From Parisian to Powegian

Exchange student explores the good and bad of life abroad


Moving to America, French exchange student junior Albane Dupuit had three goals: improve in English, experience the “American dream”and add another point to her ever-growing college resume.
In the same way that many Americans stereotype the French, Dupuit confesses she went into the adventure with most of her preconceived notions of America coming from high school movies like Mean Girls, High School Musical, and Clueless.
In reality, Dupuit has found a mix of truth and falsehoods. One of the most surprising revelations being American conduct. “French are very direct. We say what we mean, instead of here where people dance around the truth to protect people’s feelings,” Dupuit said.
Poway’s school culture also was starkly different from her private Catholic high school in Paris. Dupuit laments losing her French one hour lunch, but she has found joy in embracing school spirit and plentiful opportunities to participate in sports.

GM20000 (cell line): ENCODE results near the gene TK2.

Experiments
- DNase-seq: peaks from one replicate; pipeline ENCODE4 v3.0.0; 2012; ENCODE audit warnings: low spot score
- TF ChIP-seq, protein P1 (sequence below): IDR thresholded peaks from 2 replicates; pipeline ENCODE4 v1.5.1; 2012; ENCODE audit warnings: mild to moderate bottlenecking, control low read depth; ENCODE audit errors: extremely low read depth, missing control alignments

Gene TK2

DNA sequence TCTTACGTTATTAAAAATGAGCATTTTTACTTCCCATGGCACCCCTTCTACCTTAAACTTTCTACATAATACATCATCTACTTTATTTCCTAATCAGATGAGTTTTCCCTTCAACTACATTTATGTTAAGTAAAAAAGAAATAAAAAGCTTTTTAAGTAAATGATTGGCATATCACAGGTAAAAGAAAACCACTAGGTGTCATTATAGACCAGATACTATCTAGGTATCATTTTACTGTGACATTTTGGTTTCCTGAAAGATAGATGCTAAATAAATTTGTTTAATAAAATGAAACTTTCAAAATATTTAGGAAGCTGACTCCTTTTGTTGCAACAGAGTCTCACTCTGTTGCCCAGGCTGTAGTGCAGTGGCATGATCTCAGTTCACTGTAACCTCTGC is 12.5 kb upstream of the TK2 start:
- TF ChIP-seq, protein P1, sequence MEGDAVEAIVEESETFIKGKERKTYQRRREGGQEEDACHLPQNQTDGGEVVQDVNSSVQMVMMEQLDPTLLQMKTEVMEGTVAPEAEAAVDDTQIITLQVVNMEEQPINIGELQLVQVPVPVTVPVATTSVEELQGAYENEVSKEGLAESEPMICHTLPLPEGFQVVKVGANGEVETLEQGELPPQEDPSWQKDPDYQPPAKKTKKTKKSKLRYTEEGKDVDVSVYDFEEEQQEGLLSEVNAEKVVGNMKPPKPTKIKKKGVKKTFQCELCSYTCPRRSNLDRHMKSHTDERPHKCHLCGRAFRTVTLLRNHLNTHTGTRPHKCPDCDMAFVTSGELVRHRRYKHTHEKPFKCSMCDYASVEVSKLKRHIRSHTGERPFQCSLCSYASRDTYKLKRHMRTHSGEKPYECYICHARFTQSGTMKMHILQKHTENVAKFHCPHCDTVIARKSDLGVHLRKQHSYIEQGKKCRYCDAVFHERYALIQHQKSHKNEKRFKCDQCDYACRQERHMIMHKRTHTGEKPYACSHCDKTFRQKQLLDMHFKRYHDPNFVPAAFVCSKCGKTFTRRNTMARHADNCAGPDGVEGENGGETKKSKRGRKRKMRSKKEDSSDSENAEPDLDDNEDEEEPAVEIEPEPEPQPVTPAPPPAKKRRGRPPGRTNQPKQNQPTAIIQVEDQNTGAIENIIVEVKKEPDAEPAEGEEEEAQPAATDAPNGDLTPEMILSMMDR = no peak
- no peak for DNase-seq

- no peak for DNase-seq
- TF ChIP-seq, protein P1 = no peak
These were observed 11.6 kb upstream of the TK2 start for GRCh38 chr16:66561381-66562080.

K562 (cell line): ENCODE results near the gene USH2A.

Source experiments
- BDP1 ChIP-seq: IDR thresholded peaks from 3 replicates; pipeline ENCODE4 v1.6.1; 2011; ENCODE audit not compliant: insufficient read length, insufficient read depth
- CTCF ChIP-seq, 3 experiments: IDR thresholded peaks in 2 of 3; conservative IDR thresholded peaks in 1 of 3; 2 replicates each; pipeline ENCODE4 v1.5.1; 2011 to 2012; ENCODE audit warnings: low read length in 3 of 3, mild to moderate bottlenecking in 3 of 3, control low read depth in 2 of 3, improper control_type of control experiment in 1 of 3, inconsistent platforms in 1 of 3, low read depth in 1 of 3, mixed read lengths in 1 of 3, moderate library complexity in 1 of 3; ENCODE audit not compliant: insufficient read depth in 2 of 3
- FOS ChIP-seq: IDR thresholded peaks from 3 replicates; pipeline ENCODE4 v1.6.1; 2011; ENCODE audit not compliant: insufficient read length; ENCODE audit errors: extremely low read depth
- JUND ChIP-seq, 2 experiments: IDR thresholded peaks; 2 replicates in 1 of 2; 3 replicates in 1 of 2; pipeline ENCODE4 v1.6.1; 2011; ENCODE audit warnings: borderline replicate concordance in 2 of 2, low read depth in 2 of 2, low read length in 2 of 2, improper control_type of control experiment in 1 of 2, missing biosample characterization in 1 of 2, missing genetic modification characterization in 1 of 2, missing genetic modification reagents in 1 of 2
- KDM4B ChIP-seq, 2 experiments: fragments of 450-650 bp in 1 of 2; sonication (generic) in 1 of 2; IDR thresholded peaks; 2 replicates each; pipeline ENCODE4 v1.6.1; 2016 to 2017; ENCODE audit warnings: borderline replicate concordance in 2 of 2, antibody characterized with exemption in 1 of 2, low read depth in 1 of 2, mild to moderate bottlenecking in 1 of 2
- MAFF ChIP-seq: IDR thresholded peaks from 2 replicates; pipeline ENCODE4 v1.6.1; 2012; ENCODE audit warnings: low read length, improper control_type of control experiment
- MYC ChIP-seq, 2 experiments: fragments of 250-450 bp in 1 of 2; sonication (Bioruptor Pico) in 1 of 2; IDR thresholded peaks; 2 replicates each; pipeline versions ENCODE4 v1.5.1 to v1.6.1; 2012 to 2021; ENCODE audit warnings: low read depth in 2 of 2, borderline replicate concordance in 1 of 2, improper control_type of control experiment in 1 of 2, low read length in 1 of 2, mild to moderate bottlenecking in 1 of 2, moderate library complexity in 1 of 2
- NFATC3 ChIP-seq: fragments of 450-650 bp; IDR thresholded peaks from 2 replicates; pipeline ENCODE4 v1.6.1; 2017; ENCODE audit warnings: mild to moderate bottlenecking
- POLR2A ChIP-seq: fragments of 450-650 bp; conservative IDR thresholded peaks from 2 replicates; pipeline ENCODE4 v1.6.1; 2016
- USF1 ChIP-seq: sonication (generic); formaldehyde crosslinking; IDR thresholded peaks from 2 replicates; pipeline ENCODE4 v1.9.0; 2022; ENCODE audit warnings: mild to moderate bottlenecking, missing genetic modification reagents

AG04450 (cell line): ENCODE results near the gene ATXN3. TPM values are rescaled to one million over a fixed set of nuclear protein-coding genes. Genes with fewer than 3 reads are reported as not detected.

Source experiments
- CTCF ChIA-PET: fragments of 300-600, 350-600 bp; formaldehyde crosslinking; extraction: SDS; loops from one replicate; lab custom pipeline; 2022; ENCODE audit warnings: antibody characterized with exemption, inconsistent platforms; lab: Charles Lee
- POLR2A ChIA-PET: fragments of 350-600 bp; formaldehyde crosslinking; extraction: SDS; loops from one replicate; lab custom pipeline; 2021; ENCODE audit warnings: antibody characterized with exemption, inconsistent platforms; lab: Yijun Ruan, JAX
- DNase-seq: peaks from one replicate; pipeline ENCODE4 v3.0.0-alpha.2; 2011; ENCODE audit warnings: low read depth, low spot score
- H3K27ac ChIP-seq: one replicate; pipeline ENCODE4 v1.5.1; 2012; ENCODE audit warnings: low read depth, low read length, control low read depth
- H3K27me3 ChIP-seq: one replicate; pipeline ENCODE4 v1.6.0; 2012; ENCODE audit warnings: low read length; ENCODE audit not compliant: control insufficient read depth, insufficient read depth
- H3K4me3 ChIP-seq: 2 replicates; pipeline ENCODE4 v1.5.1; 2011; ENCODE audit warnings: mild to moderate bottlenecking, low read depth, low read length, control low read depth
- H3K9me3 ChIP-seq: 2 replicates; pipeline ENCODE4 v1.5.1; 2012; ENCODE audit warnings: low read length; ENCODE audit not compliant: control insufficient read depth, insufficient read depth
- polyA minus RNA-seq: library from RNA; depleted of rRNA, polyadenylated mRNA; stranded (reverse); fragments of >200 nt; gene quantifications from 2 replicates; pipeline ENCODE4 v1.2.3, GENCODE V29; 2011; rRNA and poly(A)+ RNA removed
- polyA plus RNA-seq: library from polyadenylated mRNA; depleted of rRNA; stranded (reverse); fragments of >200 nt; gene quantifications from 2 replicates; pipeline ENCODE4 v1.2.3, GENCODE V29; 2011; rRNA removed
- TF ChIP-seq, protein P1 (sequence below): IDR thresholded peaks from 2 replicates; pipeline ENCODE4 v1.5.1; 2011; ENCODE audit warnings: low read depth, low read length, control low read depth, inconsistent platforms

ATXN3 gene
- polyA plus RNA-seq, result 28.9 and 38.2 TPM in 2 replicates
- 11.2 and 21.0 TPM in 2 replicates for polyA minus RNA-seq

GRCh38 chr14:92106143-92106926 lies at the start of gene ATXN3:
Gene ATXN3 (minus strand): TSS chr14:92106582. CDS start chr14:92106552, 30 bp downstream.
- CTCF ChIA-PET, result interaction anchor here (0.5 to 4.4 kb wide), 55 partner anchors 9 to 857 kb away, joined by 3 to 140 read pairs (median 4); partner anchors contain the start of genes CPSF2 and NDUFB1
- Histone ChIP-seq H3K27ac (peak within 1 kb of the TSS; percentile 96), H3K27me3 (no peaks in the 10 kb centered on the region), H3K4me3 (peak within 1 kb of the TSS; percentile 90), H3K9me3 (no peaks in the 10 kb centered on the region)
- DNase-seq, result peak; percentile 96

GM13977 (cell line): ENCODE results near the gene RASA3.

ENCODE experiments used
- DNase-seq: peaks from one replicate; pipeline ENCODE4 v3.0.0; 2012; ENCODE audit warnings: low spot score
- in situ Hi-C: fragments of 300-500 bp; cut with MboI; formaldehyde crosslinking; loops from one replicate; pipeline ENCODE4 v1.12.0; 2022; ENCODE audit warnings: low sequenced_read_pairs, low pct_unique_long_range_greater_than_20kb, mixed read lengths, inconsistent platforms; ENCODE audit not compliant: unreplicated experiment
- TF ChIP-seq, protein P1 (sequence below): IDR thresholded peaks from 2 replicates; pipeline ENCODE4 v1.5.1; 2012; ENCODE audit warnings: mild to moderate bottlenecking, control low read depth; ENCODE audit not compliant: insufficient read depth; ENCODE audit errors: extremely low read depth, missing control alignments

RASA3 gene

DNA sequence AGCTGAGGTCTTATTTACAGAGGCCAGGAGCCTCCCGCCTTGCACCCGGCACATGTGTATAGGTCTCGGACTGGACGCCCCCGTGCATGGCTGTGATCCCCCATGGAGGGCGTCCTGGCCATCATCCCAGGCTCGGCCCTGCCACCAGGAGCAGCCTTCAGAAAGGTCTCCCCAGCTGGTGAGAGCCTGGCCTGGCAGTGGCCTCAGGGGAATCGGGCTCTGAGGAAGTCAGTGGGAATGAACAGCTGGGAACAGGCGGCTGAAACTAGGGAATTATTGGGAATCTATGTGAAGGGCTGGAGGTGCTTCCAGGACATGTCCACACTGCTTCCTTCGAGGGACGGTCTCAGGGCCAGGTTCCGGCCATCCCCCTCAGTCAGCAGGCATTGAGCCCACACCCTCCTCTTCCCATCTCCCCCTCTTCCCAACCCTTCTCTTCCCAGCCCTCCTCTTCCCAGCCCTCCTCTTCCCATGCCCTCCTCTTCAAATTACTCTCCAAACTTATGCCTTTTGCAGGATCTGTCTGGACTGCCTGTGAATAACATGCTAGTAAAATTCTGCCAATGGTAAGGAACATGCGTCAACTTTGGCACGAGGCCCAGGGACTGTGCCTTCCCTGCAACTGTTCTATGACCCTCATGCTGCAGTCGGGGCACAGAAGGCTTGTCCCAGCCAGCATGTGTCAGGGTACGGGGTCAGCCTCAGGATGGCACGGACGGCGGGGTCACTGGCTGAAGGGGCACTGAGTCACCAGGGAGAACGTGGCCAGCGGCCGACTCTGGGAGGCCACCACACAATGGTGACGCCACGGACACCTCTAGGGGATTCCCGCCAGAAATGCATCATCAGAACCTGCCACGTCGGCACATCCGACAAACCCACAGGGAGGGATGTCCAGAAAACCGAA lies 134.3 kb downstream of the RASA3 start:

“I tried out for the dive team at the start of the third trimester and have already fallen in love with the sport. It’s something I never would have discovered in France,” Dupuit said.
The low point of the whole experience has been the food. American cafeteria food has not compared to the three-part entrees handed out in French cafeterias. They typically include a main course, a dessert, a drink, and a side of bread. According to Dupuit, everything is overly sweet and chemical tasting here.
Dupuit came to Poway with a group of other exchange students from across the globe. Through activities organized by their exchange program American Field Service (AFS), she has made close connections with junior Carminho Coelho, who hails from Portugal.
“We both came to the US with the same organization, and over the months we have spent in Poway together have become close friends, which is in part because we can relate to one another,” Coelho said.
She hopes to major in international business and sees the trip abroad as a good means to learn about other cultures. Despite enjoying her stay in America, Dupuit has ruled out attending college in the states. Her dream universities include KEDGE Business School in Marseilles and EDHEC Business School in Paris.
“I am not considering college in the United States because of the expense of being an international student . . . It doesn’t make sense because in France, most colleges are significantly cheaper,” Dupuit said.
In France, public university costs as little as 170 euros (about $184) per year for students from within the European Union, thanks in large part to government subsidies.